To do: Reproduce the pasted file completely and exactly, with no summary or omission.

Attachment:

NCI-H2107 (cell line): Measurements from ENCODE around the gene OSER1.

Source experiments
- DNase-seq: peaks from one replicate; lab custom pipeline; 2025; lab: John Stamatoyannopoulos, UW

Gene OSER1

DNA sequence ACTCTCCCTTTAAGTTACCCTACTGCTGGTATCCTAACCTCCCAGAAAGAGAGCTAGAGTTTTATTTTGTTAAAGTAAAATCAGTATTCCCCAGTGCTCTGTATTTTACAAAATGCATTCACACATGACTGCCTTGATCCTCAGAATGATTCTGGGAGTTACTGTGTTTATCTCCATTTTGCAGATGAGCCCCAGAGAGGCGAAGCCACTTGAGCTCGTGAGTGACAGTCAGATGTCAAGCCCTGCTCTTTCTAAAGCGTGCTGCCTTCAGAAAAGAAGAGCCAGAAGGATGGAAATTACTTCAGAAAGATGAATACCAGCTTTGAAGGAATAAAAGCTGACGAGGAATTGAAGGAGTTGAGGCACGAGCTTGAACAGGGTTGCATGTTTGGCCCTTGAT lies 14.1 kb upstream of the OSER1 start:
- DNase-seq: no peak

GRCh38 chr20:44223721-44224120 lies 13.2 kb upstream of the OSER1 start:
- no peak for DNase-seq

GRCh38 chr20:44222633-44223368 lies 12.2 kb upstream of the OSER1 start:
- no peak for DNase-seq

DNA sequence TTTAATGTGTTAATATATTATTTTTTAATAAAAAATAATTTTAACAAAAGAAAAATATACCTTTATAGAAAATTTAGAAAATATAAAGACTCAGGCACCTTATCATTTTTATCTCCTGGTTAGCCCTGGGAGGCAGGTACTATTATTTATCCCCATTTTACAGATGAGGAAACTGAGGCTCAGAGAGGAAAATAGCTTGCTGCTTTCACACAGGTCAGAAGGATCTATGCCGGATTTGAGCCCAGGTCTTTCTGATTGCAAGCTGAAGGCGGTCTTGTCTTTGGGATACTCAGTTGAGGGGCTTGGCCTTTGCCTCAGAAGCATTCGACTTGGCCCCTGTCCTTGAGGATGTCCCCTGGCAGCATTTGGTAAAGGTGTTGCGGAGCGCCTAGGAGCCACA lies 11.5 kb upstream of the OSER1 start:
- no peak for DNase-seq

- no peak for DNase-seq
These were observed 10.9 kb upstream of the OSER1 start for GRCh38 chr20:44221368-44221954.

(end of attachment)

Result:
NCI-H2107 (cell line): Measurements from ENCODE around the gene OSER1.

Source experiments
- DNase-seq: peaks from one replicate; lab custom pipeline; 2025; lab: John Stamatoyannopoulos, UW

Gene OSER1

DNA sequence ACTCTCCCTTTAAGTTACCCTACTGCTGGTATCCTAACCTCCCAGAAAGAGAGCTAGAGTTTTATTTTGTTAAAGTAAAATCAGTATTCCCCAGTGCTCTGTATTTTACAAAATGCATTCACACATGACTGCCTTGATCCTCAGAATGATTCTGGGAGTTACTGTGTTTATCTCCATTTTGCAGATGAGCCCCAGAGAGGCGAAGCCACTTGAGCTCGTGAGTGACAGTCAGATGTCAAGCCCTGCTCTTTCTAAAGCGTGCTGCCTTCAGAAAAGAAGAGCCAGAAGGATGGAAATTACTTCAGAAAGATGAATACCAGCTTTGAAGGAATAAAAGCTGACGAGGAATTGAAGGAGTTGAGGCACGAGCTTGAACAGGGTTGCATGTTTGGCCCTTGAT lies 14.1 kb upstream of the OSER1 start:
- DNase-seq: no peak

GRCh38 chr20:44223721-44224120 lies 13.2 kb upstream of the OSER1 start:
- no peak for DNase-seq

GRCh38 chr20:44222633-44223368 lies 12.2 kb upstream of the OSER1 start:
- no peak for DNase-seq

DNA sequence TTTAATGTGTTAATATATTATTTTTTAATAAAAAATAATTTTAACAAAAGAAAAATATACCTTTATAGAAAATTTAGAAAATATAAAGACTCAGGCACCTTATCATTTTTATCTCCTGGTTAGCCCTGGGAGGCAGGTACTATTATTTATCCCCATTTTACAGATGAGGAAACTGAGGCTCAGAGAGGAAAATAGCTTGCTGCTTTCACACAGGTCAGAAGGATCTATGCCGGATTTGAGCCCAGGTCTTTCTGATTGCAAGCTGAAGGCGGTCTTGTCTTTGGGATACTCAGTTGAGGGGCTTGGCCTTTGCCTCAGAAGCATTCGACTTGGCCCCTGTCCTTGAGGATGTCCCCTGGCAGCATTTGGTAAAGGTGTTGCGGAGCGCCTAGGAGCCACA lies 11.5 kb upstream of the OSER1 start:
- no peak for DNase-seq

- no peak for DNase-seq
These were observed 10.9 kb upstream of the OSER1 start for GRCh38 chr20:44221368-44221954.